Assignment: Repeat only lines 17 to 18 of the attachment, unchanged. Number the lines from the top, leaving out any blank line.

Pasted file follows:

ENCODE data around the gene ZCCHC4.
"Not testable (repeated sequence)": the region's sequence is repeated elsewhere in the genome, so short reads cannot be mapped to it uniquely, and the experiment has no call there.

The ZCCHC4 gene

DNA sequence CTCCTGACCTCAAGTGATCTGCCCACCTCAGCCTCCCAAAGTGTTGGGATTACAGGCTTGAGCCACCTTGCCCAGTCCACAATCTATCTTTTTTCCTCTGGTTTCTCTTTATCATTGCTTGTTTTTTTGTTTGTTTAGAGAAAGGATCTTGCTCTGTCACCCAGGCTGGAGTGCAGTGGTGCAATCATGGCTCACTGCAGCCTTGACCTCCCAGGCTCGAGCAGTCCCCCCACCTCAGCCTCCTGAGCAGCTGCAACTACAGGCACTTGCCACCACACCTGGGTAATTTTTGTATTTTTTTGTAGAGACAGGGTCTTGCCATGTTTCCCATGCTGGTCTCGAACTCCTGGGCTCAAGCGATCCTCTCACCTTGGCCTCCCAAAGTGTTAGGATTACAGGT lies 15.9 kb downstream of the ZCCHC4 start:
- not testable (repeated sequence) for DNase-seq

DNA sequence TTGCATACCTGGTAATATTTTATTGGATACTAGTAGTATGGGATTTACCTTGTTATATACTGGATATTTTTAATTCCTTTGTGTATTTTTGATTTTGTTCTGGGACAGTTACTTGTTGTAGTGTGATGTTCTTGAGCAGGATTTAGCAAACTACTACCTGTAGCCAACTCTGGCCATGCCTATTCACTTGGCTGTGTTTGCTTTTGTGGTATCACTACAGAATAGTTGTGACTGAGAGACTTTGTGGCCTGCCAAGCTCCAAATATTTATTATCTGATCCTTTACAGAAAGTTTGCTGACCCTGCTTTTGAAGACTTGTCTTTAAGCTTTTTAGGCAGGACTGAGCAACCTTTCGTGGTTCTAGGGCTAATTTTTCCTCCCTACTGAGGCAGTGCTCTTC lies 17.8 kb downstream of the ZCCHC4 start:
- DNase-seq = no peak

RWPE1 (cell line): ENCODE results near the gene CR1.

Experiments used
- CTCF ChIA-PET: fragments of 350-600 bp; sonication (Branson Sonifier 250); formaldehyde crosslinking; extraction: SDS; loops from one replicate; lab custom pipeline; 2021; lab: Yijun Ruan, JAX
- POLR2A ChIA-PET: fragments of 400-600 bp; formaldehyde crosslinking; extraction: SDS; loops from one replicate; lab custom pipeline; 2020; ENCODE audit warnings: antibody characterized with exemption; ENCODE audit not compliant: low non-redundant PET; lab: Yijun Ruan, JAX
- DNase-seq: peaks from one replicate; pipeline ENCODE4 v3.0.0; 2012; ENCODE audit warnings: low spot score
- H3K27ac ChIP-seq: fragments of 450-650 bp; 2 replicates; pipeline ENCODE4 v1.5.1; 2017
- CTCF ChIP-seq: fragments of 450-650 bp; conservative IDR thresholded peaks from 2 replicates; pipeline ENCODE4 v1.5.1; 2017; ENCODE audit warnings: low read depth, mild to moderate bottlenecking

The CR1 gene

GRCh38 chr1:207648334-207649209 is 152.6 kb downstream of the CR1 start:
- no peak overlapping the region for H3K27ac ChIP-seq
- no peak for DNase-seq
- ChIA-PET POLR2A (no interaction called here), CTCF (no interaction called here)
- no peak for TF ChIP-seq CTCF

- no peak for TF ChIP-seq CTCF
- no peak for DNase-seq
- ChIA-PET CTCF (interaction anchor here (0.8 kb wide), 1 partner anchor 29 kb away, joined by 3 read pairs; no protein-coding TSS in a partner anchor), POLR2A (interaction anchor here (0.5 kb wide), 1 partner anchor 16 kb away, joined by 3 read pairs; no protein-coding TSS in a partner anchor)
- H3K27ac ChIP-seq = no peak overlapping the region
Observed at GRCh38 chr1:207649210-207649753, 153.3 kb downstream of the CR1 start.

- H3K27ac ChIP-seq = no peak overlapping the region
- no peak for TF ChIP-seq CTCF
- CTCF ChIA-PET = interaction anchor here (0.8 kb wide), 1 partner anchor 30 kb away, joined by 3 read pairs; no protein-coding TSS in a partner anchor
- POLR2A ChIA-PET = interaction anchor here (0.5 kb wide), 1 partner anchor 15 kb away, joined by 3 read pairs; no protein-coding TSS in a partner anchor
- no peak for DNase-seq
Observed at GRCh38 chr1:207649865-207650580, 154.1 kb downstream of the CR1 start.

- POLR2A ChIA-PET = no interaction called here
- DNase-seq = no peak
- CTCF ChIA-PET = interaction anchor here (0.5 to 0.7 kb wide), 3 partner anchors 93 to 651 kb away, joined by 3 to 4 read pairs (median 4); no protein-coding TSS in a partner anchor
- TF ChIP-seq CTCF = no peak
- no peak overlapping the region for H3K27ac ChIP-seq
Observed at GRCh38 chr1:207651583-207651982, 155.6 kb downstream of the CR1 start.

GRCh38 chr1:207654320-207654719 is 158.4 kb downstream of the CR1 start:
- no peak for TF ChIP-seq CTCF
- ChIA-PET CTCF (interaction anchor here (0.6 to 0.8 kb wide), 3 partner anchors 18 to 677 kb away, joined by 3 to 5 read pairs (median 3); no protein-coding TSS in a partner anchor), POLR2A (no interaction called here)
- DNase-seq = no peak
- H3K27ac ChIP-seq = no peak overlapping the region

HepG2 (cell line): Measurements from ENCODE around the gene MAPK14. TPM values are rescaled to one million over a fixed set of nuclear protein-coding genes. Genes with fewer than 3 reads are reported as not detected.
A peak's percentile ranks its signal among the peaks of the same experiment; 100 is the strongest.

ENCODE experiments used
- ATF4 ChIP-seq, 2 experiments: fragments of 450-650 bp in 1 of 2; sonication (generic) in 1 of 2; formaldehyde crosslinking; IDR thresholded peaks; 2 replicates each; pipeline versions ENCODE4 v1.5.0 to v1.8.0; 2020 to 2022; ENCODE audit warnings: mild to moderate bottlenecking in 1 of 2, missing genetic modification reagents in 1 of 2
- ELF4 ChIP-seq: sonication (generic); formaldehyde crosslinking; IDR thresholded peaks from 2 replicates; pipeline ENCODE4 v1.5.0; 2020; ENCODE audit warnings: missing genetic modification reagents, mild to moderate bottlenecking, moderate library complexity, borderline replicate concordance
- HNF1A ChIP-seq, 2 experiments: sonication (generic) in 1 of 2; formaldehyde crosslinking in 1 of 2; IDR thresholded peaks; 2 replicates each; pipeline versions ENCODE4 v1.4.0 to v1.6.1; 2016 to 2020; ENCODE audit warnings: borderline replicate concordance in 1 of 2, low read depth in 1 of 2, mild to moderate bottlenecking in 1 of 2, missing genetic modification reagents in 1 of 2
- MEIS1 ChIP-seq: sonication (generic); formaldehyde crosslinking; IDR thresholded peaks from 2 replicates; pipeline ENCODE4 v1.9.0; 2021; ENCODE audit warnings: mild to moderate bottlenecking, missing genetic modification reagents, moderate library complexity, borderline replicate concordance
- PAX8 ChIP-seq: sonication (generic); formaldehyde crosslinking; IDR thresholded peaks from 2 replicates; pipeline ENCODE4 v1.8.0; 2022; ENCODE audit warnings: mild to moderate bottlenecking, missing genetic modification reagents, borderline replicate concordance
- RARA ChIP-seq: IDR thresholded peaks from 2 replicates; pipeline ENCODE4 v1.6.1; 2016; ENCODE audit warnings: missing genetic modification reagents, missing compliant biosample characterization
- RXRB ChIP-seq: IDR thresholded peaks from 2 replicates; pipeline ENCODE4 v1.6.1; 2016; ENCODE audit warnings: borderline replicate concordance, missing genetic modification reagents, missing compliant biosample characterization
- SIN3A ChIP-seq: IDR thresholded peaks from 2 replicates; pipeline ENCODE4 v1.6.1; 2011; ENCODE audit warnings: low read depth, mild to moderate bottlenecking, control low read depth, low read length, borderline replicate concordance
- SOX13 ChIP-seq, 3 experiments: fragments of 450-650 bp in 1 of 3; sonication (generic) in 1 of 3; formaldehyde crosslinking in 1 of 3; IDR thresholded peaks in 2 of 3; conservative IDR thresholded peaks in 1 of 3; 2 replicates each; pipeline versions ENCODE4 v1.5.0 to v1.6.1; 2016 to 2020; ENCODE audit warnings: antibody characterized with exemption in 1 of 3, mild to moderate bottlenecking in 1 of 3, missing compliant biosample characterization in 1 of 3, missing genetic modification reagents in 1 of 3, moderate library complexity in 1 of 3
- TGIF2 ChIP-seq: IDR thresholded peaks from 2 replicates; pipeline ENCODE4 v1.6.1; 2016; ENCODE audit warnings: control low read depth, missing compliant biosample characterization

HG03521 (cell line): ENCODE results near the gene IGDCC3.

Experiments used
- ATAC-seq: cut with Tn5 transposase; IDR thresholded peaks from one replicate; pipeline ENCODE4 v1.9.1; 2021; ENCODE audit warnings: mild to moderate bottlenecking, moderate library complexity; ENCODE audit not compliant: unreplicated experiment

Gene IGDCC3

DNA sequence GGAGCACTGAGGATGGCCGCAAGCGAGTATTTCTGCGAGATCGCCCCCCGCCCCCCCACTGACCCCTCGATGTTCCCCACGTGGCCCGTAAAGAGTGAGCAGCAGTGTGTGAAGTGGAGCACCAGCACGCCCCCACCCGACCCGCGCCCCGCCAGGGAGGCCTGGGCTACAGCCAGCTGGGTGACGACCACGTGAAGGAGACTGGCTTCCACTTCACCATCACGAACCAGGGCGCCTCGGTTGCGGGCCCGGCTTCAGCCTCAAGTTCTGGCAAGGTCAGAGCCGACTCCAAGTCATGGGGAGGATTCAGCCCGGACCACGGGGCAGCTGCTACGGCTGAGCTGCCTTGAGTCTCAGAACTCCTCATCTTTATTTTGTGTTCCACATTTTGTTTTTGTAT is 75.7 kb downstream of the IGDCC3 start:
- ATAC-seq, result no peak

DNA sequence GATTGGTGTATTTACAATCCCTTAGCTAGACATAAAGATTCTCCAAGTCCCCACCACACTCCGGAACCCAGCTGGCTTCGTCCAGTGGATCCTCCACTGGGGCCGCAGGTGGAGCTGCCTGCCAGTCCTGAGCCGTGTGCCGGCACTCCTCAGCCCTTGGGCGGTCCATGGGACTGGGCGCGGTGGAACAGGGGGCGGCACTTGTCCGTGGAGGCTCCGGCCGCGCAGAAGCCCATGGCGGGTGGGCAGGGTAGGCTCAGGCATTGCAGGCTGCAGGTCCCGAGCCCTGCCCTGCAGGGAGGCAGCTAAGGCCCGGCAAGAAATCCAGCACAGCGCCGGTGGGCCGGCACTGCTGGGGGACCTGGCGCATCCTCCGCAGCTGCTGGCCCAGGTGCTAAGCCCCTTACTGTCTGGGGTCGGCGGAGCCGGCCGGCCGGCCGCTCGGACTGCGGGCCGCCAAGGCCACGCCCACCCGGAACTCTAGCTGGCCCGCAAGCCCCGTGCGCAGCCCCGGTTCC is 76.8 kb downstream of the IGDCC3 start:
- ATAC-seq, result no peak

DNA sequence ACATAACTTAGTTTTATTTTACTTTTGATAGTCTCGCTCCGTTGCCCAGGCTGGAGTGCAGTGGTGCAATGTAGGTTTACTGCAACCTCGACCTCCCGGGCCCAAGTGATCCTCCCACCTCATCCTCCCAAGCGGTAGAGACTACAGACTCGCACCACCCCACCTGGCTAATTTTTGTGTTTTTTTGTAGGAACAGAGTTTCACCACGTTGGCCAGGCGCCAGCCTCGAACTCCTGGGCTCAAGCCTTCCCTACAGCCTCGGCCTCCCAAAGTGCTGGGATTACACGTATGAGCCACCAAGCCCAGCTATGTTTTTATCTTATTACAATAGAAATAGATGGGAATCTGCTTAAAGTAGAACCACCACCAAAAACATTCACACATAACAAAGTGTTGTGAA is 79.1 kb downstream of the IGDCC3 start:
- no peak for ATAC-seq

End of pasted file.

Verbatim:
- no peak overlapping the region for H3K27ac ChIP-seq
- no peak for DNase-seq